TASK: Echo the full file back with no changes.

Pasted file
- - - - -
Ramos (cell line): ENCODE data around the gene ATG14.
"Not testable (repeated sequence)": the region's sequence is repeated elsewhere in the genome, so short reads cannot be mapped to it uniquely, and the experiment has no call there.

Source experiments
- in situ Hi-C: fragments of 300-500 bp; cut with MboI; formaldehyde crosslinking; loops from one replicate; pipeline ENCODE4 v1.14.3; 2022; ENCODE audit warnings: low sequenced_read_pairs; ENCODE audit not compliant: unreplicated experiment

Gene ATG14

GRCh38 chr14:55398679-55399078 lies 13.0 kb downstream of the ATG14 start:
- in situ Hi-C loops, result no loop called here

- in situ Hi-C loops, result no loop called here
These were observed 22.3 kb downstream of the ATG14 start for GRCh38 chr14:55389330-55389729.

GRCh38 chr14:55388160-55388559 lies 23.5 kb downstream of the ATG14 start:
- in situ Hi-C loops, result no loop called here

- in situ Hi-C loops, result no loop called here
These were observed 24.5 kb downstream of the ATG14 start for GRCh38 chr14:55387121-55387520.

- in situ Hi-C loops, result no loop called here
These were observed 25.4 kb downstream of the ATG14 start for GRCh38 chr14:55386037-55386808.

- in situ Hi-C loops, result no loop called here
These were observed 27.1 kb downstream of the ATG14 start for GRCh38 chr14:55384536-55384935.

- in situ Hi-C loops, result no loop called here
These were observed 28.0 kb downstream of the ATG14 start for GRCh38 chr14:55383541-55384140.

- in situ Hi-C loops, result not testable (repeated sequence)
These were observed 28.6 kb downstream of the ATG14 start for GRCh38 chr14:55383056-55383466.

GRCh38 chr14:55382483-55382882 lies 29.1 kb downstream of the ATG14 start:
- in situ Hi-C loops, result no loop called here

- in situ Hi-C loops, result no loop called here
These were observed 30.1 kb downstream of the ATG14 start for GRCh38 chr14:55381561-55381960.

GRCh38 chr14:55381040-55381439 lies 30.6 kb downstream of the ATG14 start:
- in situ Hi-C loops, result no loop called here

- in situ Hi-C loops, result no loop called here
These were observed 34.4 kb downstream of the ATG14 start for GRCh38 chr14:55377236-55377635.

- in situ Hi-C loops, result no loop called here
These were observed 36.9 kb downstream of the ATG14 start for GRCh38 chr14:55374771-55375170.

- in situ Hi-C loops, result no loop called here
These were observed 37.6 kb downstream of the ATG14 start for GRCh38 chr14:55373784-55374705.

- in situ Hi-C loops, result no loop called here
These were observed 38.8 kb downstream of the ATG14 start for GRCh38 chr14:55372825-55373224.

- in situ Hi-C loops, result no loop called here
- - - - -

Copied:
Ramos (cell line): ENCODE data around the gene ATG14.
"Not testable (repeated sequence)": the region's sequence is repeated elsewhere in the genome, so short reads cannot be mapped to it uniquely, and the experiment has no call there.

Source experiments
- in situ Hi-C: fragments of 300-500 bp; cut with MboI; formaldehyde crosslinking; loops from one replicate; pipeline ENCODE4 v1.14.3; 2022; ENCODE audit warnings: low sequenced_read_pairs; ENCODE audit not compliant: unreplicated experiment

Gene ATG14

GRCh38 chr14:55398679-55399078 lies 13.0 kb downstream of the ATG14 start:
- in situ Hi-C loops, result no loop called here

- in situ Hi-C loops, result no loop called here
These were observed 22.3 kb downstream of the ATG14 start for GRCh38 chr14:55389330-55389729.

GRCh38 chr14:55388160-55388559 lies 23.5 kb downstream of the ATG14 start:
- in situ Hi-C loops, result no loop called here

- in situ Hi-C loops, result no loop called here
These were observed 24.5 kb downstream of the ATG14 start for GRCh38 chr14:55387121-55387520.

- in situ Hi-C loops, result no loop called here
These were observed 25.4 kb downstream of the ATG14 start for GRCh38 chr14:55386037-55386808.

- in situ Hi-C loops, result no loop called here
These were observed 27.1 kb downstream of the ATG14 start for GRCh38 chr14:55384536-55384935.

- in situ Hi-C loops, result no loop called here
These were observed 28.0 kb downstream of the ATG14 start for GRCh38 chr14:55383541-55384140.

- in situ Hi-C loops, result not testable (repeated sequence)
These were observed 28.6 kb downstream of the ATG14 start for GRCh38 chr14:55383056-55383466.

GRCh38 chr14:55382483-55382882 lies 29.1 kb downstream of the ATG14 start:
- in situ Hi-C loops, result no loop called here

- in situ Hi-C loops, result no loop called here
These were observed 30.1 kb downstream of the ATG14 start for GRCh38 chr14:55381561-55381960.

GRCh38 chr14:55381040-55381439 lies 30.6 kb downstream of the ATG14 start:
- in situ Hi-C loops, result no loop called here

- in situ Hi-C loops, result no loop called here
These were observed 34.4 kb downstream of the ATG14 start for GRCh38 chr14:55377236-55377635.

- in situ Hi-C loops, result no loop called here
These were observed 36.9 kb downstream of the ATG14 start for GRCh38 chr14:55374771-55375170.

- in situ Hi-C loops, result no loop called here
These were observed 37.6 kb downstream of the ATG14 start for GRCh38 chr14:55373784-55374705.

- in situ Hi-C loops, result no loop called here
These were observed 38.8 kb downstream of the ATG14 start for GRCh38 chr14:55372825-55373224.

- in situ Hi-C loops, result no loop called here